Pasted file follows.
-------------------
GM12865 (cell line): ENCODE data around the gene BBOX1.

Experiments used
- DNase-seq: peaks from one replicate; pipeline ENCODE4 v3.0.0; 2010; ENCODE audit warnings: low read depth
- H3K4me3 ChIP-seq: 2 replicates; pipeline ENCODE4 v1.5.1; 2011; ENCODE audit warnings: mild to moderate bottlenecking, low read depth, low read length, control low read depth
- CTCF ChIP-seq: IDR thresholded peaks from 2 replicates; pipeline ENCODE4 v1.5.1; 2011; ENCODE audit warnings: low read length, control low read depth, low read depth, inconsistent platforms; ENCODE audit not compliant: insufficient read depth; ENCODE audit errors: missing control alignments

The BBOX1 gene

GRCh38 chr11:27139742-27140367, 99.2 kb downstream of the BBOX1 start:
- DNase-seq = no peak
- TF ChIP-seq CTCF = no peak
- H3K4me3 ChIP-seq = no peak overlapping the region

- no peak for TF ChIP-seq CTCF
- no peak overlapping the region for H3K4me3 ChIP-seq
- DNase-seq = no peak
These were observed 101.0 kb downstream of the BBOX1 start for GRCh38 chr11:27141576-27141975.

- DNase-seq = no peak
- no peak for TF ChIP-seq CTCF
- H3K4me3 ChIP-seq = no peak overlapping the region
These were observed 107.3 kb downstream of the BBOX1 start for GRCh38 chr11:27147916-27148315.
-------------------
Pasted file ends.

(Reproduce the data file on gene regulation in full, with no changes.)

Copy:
GM12865 (cell line): ENCODE data around the gene BBOX1.

Experiments used
- DNase-seq: peaks from one replicate; pipeline ENCODE4 v3.0.0; 2010; ENCODE audit warnings: low read depth
- H3K4me3 ChIP-seq: 2 replicates; pipeline ENCODE4 v1.5.1; 2011; ENCODE audit warnings: mild to moderate bottlenecking, low read depth, low read length, control low read depth
- CTCF ChIP-seq: IDR thresholded peaks from 2 replicates; pipeline ENCODE4 v1.5.1; 2011; ENCODE audit warnings: low read length, control low read depth, low read depth, inconsistent platforms; ENCODE audit not compliant: insufficient read depth; ENCODE audit errors: missing control alignments

The BBOX1 gene

GRCh38 chr11:27139742-27140367, 99.2 kb downstream of the BBOX1 start:
- DNase-seq = no peak
- TF ChIP-seq CTCF = no peak
- H3K4me3 ChIP-seq = no peak overlapping the region

- no peak for TF ChIP-seq CTCF
- no peak overlapping the region for H3K4me3 ChIP-seq
- DNase-seq = no peak
These were observed 101.0 kb downstream of the BBOX1 start for GRCh38 chr11:27141576-27141975.

- DNase-seq = no peak
- no peak for TF ChIP-seq CTCF
- H3K4me3 ChIP-seq = no peak overlapping the region
These were observed 107.3 kb downstream of the BBOX1 start for GRCh38 chr11:27147916-27148315.